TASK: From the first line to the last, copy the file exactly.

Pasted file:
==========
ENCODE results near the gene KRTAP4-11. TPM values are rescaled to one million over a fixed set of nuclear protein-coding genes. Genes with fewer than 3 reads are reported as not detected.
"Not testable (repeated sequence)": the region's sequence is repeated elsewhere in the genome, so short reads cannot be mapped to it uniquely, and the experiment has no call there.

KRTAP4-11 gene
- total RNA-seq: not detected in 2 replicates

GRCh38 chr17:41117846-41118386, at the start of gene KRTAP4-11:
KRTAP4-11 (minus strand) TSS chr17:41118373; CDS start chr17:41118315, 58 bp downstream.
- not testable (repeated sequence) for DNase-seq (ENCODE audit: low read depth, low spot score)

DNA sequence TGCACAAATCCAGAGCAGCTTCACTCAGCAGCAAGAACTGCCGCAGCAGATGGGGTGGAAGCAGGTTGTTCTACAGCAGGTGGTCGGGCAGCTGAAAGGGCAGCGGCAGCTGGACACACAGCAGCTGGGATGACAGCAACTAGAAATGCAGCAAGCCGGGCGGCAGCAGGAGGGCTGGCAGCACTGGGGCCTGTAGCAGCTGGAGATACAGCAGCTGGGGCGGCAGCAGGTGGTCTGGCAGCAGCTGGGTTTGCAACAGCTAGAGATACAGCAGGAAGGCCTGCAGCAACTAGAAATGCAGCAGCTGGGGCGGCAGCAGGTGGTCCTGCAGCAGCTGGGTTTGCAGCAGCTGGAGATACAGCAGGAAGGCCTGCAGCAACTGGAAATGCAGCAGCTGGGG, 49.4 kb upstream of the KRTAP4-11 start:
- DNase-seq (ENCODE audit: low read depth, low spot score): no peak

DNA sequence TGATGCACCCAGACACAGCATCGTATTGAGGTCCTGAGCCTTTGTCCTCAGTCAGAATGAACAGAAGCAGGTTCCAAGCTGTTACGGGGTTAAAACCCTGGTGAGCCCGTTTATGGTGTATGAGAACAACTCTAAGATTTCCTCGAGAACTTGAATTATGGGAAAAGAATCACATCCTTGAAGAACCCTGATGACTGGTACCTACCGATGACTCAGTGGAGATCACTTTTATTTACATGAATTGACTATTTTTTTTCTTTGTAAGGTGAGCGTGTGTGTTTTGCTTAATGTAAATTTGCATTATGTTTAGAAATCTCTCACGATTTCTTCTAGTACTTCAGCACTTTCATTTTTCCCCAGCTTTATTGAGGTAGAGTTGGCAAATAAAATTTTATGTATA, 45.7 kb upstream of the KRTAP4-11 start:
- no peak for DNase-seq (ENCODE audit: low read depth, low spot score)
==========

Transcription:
ENCODE results near the gene KRTAP4-11. TPM values are rescaled to one million over a fixed set of nuclear protein-coding genes. Genes with fewer than 3 reads are reported as not detected.
"Not testable (repeated sequence)": the region's sequence is repeated elsewhere in the genome, so short reads cannot be mapped to it uniquely, and the experiment has no call there.

KRTAP4-11 gene
- total RNA-seq: not detected in 2 replicates

GRCh38 chr17:41117846-41118386, at the start of gene KRTAP4-11:
KRTAP4-11 (minus strand) TSS chr17:41118373; CDS start chr17:41118315, 58 bp downstream.
- not testable (repeated sequence) for DNase-seq (ENCODE audit: low read depth, low spot score)

DNA sequence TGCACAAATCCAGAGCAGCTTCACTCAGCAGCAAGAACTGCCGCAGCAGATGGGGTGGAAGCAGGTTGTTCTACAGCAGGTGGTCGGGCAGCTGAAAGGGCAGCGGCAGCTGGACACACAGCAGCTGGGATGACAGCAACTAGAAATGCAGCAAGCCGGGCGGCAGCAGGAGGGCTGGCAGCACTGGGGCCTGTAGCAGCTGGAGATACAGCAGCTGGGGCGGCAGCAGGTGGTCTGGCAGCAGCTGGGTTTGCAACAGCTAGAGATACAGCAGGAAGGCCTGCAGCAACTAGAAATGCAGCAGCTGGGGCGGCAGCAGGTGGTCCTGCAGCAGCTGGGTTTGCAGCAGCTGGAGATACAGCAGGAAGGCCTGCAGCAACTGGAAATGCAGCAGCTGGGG, 49.4 kb upstream of the KRTAP4-11 start:
- DNase-seq (ENCODE audit: low read depth, low spot score): no peak

DNA sequence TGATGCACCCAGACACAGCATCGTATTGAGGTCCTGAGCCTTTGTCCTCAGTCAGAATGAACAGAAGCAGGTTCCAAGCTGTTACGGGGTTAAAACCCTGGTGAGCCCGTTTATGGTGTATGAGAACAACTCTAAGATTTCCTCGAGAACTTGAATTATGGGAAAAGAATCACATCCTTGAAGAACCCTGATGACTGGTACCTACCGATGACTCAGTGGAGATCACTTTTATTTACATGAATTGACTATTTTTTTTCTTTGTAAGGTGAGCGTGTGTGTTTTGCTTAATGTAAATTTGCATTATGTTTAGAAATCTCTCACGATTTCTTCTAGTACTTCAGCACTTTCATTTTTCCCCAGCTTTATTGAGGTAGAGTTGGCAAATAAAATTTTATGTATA, 45.7 kb upstream of the KRTAP4-11 start:
- no peak for DNase-seq (ENCODE audit: low read depth, low spot score)